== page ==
Making History: Indian American Meera Joshi appointed Deputy Mayor of Big Apple!

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Meera Joshi becomes Deputy Mayor of Operations early next year (2022). Photo: Twitter @ericadamsfornyc

New York City’s Mayor-elect Eric Adams has chosen Indian-American Meera Joshi to serve as his Deputy Mayor for Operations, charting yet another historic milestone for the Indian-American community but also for one of the largest metropolitan areas in the world.

Joshi, who previously served as head of the city’s Taxi and Limousine Commission for five years, will be one of five women Deputy Mayors that Adams announced December 20, 2021. She will start in the new position around the end of January according to news reports.

“As Deputy Mayor for Operations, Meera Joshi will ensure that our City is able to respond in real time to meet and exceed the needs of every community and be a model of excellence for all urban centers,” Mayor-elect Adams tweeted.

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“I am deeply honored to serve Mayor-elect Eric Adams and all New Yorkers,” Joshi is quoted saying in the New York Post. “Our work ahead is clear. The operations of our city must meet and exceed the needs of every community, respond in real time and be a model of excellence for all urban centers.”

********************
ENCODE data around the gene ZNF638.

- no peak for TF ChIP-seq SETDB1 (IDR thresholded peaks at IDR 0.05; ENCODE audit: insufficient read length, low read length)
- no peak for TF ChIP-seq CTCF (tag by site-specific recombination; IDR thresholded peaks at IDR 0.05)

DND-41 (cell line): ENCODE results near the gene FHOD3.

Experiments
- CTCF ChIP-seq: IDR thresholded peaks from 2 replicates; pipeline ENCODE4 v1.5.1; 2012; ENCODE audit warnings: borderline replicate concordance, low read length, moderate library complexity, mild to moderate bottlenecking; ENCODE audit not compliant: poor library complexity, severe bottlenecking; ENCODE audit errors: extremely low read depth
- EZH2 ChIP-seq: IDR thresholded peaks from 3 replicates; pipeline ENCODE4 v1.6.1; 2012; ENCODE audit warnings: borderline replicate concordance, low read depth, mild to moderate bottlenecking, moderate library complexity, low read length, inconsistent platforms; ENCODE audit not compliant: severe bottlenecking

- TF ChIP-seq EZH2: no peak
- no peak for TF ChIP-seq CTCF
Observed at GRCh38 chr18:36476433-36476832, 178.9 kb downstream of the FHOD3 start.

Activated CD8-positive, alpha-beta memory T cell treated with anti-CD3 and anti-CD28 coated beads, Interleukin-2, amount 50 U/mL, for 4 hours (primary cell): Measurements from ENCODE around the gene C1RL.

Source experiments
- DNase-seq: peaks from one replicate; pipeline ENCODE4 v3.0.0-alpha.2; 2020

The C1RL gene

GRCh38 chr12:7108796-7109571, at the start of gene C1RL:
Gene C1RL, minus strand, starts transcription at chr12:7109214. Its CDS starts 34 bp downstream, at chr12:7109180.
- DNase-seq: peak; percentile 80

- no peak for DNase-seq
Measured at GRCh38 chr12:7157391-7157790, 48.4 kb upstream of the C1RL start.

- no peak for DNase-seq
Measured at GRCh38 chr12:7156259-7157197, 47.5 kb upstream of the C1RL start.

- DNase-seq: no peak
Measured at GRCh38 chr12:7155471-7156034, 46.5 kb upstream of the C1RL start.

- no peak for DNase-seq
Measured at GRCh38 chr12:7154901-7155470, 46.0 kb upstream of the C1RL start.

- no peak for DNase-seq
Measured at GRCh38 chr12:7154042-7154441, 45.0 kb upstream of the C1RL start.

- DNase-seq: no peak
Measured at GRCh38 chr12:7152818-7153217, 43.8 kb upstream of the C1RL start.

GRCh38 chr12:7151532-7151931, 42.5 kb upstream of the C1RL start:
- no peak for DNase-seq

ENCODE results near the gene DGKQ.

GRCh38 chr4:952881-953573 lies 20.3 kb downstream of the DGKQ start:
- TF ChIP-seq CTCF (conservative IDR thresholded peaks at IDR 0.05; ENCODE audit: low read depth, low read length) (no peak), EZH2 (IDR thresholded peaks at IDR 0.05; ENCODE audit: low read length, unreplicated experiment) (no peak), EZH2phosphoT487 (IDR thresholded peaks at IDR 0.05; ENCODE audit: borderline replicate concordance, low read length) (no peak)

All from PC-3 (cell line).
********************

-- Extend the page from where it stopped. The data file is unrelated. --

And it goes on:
Mayor Adams created more history by announcing five women as his Deputy Mayors to administer the city.

Lorraine Grillo, first deputy mayor. photo twitter @ericadamsfornyc
Sheena Wright, deputy mayor for strategic initiatives photo twitter @ericadamsfornyc
Anne williams-isom deputy mayor for health and human services. Photo: twitter @ericadamsfornyc

 

Maria Torres-Springer deputy mayor for economic and workforce development Photo: twitter @ericadamsfornyc

 

 

 

Kudos began

pouring in for Joshi’s new appointment. She is currently the Deputy Administrator of the Federal Motor Carrier Safety Administration (FMCSA). Most recently Joshi served as General Manager of the New York office of Sam Schwartz Transportation Consultants, and before that as chief regulator of New York City’s for hire vehicle industry.

“Under her leadership, New York City mandated the reporting of granular trip data from large app operators, which informed landmark data-driven safety reforms, enforceable pay standards for drivers and meaningful access to service for the disabled,” her profile on the transportation.gov says.

A favorite of the transportation industry, Joshi was nominated by President Joe Biden in April to head FMCSA, and she was on track to become FMCSA’s administrator, backed wholeheartedly by the American Trucking Association and the Commercial Vehicle Safety Alliance.

However, she has chosen to be Deputy Mayor of New York City instead. Prior to being nominated by Biden, Joshi had been serving as acting head of FMCSA from January 20, 2021.

Joshi is not afraid to confront those in power when she disagrees, or make challenging decisions such as leaving the federal administration to take on a city job, albeit one that relates to an iconic global metropolis and financial capital of the world.